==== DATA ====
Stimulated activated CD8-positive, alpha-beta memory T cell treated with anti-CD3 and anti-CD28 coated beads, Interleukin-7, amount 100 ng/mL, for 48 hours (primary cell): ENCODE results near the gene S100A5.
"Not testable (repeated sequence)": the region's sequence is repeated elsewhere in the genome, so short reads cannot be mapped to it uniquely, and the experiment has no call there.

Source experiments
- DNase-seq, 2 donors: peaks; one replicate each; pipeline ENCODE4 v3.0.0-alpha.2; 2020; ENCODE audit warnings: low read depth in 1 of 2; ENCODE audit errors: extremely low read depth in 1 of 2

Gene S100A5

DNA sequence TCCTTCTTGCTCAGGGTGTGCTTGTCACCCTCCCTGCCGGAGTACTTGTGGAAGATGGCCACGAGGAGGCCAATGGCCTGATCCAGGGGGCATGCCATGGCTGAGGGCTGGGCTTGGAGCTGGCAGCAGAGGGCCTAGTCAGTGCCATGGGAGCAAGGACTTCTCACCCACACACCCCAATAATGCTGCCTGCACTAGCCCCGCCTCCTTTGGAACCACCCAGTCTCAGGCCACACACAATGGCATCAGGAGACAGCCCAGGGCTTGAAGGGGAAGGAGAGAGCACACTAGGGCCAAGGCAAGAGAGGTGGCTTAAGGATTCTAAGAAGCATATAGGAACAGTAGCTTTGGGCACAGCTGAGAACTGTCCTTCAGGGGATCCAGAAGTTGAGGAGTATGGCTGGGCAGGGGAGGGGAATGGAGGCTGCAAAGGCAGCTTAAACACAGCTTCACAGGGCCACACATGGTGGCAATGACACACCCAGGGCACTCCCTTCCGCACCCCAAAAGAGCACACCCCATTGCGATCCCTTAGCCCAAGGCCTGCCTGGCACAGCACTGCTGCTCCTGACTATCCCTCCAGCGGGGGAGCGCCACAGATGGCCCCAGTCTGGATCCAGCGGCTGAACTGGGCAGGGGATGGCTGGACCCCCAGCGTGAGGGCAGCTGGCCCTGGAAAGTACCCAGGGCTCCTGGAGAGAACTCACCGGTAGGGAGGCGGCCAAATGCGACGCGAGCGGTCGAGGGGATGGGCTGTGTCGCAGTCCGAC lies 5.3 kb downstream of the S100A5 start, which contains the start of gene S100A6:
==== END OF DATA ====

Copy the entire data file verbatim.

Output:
Stimulated activated CD8-positive, alpha-beta memory T cell treated with anti-CD3 and anti-CD28 coated beads, Interleukin-7, amount 100 ng/mL, for 48 hours (primary cell): ENCODE results near the gene S100A5.
"Not testable (repeated sequence)": the region's sequence is repeated elsewhere in the genome, so short reads cannot be mapped to it uniquely, and the experiment has no call there.

Source experiments
- DNase-seq, 2 donors: peaks; one replicate each; pipeline ENCODE4 v3.0.0-alpha.2; 2020; ENCODE audit warnings: low read depth in 1 of 2; ENCODE audit errors: extremely low read depth in 1 of 2

Gene S100A5

DNA sequence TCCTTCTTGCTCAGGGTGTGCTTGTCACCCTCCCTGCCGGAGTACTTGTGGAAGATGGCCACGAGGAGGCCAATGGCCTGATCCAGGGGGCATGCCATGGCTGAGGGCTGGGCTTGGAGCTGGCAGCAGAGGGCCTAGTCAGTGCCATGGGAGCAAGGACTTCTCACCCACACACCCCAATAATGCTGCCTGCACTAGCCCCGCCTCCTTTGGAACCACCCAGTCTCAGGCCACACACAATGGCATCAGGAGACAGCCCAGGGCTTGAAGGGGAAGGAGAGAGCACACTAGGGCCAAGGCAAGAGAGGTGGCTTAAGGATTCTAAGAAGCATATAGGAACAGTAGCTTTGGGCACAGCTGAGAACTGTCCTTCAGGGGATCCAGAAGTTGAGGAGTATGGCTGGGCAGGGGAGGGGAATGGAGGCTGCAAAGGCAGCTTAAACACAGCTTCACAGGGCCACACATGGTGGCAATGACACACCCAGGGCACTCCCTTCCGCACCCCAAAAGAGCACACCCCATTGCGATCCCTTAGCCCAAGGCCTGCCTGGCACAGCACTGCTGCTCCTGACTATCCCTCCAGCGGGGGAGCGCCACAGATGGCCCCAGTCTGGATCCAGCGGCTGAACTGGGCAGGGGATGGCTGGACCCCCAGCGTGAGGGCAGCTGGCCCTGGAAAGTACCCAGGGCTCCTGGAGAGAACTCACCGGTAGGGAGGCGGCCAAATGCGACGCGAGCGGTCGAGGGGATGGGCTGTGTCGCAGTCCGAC lies 5.3 kb downstream of the S100A5 start, which contains the start of gene S100A6: